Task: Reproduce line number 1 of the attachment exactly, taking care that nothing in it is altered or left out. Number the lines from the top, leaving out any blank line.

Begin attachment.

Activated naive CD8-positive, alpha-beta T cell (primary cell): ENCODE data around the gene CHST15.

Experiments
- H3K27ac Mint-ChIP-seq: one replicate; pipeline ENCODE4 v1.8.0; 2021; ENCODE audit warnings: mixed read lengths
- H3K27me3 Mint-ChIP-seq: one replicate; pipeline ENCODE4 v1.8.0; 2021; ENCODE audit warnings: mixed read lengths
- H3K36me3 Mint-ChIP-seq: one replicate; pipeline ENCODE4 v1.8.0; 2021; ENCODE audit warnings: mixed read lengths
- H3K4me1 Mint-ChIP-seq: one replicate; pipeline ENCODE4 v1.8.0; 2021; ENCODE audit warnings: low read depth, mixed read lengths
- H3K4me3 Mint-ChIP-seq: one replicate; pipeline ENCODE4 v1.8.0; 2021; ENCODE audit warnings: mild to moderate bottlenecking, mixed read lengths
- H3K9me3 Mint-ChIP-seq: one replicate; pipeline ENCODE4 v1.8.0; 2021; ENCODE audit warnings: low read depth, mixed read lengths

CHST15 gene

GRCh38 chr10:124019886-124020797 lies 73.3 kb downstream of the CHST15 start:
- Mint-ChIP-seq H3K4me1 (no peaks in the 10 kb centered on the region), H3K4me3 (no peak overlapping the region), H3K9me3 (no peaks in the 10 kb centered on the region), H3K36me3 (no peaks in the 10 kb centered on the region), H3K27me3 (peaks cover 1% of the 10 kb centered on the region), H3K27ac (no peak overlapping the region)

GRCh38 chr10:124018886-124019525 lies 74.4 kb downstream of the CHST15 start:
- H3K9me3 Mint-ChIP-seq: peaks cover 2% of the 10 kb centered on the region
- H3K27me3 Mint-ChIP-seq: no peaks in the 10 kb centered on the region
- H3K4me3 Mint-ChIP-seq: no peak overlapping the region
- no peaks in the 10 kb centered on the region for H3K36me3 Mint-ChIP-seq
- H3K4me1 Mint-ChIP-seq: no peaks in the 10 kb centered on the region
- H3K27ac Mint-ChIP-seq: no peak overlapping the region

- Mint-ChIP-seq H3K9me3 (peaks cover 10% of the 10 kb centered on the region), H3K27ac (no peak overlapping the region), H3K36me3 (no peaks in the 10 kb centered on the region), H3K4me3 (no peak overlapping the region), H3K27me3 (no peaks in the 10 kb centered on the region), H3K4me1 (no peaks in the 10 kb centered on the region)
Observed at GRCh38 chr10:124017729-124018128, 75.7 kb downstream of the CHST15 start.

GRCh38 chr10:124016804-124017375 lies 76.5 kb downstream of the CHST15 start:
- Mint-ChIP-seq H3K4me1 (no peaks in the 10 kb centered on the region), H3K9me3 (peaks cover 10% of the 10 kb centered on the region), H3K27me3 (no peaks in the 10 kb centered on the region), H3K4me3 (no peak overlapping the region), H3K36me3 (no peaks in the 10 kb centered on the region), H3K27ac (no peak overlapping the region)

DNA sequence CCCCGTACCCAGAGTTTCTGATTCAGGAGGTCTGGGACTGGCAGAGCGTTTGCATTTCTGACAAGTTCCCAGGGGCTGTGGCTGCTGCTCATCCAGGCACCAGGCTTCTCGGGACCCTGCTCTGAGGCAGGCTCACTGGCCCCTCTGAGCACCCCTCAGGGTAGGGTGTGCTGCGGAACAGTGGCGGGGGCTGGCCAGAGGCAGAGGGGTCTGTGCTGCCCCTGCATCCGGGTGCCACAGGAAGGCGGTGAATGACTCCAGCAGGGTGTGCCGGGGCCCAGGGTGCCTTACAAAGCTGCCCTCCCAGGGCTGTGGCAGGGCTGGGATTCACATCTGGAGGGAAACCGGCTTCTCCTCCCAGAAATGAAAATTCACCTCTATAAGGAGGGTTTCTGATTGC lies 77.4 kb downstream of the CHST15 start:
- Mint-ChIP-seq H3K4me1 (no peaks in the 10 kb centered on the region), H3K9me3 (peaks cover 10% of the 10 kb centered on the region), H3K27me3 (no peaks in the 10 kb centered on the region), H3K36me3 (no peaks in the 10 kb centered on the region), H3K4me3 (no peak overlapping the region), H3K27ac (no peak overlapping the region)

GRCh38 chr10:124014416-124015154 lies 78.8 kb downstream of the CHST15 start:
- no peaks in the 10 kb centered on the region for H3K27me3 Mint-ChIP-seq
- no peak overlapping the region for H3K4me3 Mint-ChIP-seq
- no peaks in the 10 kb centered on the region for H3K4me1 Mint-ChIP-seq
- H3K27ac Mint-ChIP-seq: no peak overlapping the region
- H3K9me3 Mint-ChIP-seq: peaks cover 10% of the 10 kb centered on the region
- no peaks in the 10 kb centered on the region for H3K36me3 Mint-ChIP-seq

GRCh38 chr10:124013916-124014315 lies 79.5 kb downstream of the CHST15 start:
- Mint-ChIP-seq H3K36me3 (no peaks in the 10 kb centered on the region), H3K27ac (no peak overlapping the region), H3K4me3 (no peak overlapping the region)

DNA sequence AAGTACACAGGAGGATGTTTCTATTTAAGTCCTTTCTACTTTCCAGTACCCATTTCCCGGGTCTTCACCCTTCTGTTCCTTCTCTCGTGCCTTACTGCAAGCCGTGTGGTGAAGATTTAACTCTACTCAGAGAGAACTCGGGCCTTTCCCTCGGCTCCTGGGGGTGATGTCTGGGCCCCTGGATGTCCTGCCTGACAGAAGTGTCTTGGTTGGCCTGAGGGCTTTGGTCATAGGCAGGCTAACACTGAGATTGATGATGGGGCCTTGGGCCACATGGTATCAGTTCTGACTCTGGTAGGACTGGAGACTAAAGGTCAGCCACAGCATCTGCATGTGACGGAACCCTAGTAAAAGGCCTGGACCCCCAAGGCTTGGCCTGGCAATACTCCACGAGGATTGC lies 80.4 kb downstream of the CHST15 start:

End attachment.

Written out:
Activated naive CD8-positive, alpha-beta T cell (primary cell): ENCODE data around the gene CHST15.